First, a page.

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The end of the Secession Wars left the bulk of humanity’s settled planets free, independent and poor. You cannot eat sovereignty, and worlds that had been developed to fit niches in the United Nations’ planned mercantilism were ill-equipped for self-sufficiency. Standards of living crashed as each planet’s economy was forced to adapt to suddenly having massive over-production in some sectors whilst being woefully inadequate in others.
This post-colonial depression gave rise to a period of rapid expansion by the merchant houses, who parlayed their position as the lifeblood of the insurrection into a network of highly profitable trade routes as they brought the worlds back together in a new configuration without the dead weight of Earth at its core. It also pushed many of the newly independent worlds together to survive. Both the Polaris Federation and the Albion Star Empire grew quickly and with remarkably little bloodshed in this period, and even the People’s Republic of Greater China, the so-called Celestial Raj, added a number of border worlds that (somewhat) willingly chose caste-bound bureaucracy over starvation.
These two trends came together on the coreward side of the Sagittarius Reach, where the European and American colonial arms ran close together. The Draconis Customs Union began as a consortium of six merchant houses, and a package of trade agreements they offered to each of the planetary governments where they did business. What it became was something altogether stranger…
The Dragon’s Rise: An Analysis of the Draconis Alliance by Professor Jen Guatella, Margrethe University Press

Elysian’s sun was rising over the Mirrormere lake as the shuttle glided across the estate that shared the lake’s name. The landing pad was a good half mile from the house and discreetly screened by a natural-looking copse of Terran trees – birch, ash and the occasional oak – that ensured the early arrival did not disturb any of the guests at the great house. A trio of open-topped electric carts waited by the landing pad, each with its own driver sitting patiently as the shuttle settled under anti-grav alone for its landing, but there was no other welcoming committee.
Once the shuttle was grounded and it had extruded a passenger ramp, the first people to disembark were a pair of men in open-collared formal business dress with long-tailed coats, followed closely by a young woman in a somewhat old-fashioned knee-length skirt, blouse and jacket. The half dozen others who followed were clearly staff, allowing enough of a gap for their principals to speak without being overheard. The two men made for a striking contrast – the one on the left being tall, burly, dark and with a full beard, while his sandy-haired companion was almost a head shorter, slight of build and with narrow features.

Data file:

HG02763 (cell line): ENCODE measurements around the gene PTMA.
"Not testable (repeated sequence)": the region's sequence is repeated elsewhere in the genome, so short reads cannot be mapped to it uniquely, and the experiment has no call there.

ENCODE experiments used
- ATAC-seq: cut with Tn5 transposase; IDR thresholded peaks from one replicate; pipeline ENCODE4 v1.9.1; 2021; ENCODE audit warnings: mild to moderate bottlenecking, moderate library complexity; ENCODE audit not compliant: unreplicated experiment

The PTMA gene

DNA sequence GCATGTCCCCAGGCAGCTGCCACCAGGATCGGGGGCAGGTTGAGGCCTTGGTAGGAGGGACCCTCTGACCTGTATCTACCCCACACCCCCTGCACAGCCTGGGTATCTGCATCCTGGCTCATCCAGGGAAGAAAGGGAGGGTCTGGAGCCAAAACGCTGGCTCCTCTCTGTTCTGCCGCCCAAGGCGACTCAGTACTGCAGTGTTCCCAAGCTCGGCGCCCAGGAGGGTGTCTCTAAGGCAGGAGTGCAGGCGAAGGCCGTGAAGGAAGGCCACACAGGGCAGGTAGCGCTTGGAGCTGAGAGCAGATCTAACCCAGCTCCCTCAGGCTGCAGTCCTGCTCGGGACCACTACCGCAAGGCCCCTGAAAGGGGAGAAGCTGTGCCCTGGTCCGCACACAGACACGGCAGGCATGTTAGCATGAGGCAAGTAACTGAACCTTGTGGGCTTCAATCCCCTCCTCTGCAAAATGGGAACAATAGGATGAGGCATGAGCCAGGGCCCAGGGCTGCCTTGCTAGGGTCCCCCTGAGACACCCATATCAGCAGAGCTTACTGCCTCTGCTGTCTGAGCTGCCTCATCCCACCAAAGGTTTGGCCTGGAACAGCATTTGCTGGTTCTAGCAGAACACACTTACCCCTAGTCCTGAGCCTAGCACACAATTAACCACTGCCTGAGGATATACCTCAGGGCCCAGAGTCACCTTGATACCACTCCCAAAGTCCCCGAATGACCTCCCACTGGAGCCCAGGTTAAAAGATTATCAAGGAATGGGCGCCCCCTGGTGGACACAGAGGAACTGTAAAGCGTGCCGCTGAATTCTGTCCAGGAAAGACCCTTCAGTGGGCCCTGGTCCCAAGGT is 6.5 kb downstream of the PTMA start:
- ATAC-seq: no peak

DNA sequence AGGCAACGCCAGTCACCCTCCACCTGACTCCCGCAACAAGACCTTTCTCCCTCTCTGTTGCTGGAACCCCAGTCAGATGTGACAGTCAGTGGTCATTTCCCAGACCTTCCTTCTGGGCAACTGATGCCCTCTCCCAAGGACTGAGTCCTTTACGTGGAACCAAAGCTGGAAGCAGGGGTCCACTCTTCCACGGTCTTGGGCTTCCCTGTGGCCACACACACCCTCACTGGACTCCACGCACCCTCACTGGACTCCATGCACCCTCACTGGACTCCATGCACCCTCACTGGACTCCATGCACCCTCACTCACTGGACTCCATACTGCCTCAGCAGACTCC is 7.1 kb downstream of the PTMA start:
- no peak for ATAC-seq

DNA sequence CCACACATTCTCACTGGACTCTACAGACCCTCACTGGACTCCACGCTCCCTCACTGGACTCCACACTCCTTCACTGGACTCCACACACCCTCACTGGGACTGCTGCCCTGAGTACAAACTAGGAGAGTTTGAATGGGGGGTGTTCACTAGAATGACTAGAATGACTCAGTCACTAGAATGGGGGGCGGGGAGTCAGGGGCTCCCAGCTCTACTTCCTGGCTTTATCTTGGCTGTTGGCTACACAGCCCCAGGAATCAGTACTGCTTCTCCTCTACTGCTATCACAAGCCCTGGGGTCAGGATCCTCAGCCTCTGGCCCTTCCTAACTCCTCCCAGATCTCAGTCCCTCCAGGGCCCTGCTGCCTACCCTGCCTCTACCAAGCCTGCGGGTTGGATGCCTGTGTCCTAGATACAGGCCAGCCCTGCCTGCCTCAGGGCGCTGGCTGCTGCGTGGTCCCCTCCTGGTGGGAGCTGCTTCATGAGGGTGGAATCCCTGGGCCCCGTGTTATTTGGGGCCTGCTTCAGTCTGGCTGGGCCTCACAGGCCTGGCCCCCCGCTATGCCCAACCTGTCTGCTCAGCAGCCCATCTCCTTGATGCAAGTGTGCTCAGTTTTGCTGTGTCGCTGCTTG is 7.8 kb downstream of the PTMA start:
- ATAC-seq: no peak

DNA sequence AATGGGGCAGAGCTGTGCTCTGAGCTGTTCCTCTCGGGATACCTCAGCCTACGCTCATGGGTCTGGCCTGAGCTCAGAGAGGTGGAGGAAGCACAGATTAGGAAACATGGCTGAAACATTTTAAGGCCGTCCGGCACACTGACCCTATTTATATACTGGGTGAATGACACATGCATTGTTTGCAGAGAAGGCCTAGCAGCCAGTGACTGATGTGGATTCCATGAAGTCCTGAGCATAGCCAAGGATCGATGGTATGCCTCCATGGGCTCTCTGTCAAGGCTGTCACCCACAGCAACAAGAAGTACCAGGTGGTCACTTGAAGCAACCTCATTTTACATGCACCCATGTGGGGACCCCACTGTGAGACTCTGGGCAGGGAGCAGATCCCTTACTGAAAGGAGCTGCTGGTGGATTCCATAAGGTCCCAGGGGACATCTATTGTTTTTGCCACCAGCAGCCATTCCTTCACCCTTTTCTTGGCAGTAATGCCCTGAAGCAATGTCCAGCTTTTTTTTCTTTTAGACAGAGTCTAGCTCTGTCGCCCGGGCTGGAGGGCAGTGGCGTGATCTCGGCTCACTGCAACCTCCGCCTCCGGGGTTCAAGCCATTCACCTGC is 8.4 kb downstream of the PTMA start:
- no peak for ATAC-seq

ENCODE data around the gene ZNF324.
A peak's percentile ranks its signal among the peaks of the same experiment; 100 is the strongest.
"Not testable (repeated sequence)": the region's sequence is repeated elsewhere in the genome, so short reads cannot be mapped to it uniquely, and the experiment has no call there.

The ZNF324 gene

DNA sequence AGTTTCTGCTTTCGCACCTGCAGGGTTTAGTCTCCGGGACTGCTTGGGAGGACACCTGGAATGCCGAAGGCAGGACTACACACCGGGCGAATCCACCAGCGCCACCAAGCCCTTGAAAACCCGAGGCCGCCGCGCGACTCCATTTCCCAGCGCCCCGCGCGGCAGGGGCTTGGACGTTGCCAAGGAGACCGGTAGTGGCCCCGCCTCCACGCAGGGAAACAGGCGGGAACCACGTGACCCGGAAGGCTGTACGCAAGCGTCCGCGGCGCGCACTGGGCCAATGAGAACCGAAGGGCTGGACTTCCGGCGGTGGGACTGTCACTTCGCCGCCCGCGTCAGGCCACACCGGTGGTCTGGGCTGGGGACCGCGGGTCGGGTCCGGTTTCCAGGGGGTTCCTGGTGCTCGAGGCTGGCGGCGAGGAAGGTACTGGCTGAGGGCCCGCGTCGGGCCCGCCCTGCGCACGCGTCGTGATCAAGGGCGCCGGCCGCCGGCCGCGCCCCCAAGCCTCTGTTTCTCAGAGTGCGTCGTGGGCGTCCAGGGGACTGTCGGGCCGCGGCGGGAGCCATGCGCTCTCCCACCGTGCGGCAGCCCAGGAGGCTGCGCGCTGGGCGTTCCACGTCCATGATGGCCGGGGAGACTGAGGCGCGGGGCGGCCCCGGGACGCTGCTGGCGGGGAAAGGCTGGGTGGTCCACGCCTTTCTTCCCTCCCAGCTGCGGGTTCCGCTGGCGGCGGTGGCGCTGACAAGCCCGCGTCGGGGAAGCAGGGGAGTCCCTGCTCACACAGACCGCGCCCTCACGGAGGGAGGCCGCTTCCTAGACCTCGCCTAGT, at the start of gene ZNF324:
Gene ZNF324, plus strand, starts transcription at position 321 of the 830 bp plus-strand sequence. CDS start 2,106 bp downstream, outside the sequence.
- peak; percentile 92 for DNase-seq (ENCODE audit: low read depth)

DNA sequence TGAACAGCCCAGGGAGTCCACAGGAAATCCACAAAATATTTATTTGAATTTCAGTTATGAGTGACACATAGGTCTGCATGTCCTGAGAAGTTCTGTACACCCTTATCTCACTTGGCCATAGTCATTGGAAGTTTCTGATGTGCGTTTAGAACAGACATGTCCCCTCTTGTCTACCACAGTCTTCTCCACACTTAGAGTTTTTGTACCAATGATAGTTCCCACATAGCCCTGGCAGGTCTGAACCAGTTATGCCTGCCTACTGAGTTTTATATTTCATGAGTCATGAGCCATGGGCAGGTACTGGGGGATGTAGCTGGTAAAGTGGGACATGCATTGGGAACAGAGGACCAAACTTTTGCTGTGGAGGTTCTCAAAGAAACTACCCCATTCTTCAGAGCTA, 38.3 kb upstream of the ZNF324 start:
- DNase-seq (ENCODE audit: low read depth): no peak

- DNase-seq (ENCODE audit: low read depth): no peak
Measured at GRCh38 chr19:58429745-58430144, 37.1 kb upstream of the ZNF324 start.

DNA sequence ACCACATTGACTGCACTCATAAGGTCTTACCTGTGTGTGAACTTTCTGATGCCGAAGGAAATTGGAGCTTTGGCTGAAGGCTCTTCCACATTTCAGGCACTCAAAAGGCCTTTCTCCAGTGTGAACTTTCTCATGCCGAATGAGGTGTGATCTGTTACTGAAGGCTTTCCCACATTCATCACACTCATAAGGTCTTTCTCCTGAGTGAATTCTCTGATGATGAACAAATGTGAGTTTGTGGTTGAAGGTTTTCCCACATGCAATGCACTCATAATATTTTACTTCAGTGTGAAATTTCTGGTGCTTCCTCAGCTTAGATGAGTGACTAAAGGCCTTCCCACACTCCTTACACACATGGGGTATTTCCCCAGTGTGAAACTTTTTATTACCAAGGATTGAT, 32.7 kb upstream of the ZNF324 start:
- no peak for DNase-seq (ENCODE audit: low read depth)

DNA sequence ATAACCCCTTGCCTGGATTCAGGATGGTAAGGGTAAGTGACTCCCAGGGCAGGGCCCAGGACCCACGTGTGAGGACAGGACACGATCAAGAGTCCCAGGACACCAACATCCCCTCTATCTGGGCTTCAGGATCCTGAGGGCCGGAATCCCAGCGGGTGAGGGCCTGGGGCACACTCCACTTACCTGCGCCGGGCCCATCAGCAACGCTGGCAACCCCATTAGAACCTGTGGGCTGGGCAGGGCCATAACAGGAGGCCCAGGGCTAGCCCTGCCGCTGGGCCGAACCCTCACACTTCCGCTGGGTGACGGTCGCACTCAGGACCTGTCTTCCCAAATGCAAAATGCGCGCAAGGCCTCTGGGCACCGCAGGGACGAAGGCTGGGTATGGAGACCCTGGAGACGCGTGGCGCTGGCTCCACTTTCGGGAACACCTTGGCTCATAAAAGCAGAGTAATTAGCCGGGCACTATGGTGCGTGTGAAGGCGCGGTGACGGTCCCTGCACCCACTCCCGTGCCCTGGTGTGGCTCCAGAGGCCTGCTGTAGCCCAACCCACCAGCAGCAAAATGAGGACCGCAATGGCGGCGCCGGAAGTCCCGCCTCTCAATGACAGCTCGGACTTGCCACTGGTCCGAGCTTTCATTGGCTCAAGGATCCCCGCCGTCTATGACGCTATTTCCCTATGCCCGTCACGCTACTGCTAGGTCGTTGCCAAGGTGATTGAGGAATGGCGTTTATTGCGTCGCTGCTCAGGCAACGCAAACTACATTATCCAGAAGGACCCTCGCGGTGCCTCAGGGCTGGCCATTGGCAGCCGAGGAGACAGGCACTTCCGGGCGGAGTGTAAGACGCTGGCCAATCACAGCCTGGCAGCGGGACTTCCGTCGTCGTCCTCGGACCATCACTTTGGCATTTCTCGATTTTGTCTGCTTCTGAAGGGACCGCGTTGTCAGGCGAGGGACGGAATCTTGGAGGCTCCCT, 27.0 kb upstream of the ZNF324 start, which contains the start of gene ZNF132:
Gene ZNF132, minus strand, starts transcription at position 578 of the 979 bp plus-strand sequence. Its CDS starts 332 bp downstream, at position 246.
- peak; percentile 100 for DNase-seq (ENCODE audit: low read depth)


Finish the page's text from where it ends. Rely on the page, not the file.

“Welcome to Mirrormere Master Bardan, Mistress Bardan,” the smaller man said with a slight bow and an equally slight smile and gesturing towards the first of the carts. “The Tremayne will be waiting to greet you properly, if discreetly, at the house.”
“Will you still not call me Louis?” the big man sighed as he climbed into the cart, beckoning for his companion to sit beside him and waving the young woman to sit up front with the driver. “We have too much to be done here for you to be saying Master Bardan to me every time we speak, and there will be entirely too many Master Tremaynes here for me to call you so without confusion. And having to say Master Paul Tremayne every time is entirely too cumbersome!”
“Then Louis it is, and of course you may call me Paul,” Paul Tremayne said with the same slight smile. The driver put his foot to the cart’s floor pedal and they were underway with no more sound than the crunch of gravel under the tires and a medley of birdsong, both Terran and the Elysian equivalent, from the trees. The young woman looked attentively towards the trees whilst Louis and Paul spoke behind her.
“I sense that you do not really approve of this alliance,” Louis said. “You are too much the diplomat to ever say so, and your work to bring us this far has been impeccable, but there is no, how to say, no spark there. Shall we speak honestly, here and now, before we meet with Alexander? If there is anything I can do to help warm you to this alliance… as I say, your work with us so far has been impeccable, but I sense with your whole-hearted cooperation you could be a truly formidable ally.”
“Honestly…” Paul shrugged. “Honesty is a large part of it, Louis. You must admit that your house’s reputation is somewhat damaged in that regard.”
The young woman gasped, showing that she had indeed been listening, but Louis shushed her. “No Maria, Paul is right. Our family made a great mistake – no, we did a terrible thing, and we have to pay for it. It does not matter that the lawyers have settled their cases and the cheques have been written. This sort of debt is not so easily paid, not to the sort of people who are worth having as allies. And this is not just an abstract matter for you Paul, is it now? You are not one of the unfortunates, I would remember your name from the lists – someone close to you perhaps?”
“Not quite. My name was very nearly on your list, though. And I should have known something was wrong.”
“Why? Because you’re a Tremayne? Perhaps you take your family’s reputation for omniscience a little too seriously, Paul. I knew nothing at the time, and my cousin headed the project, my own brother was the head of the house.”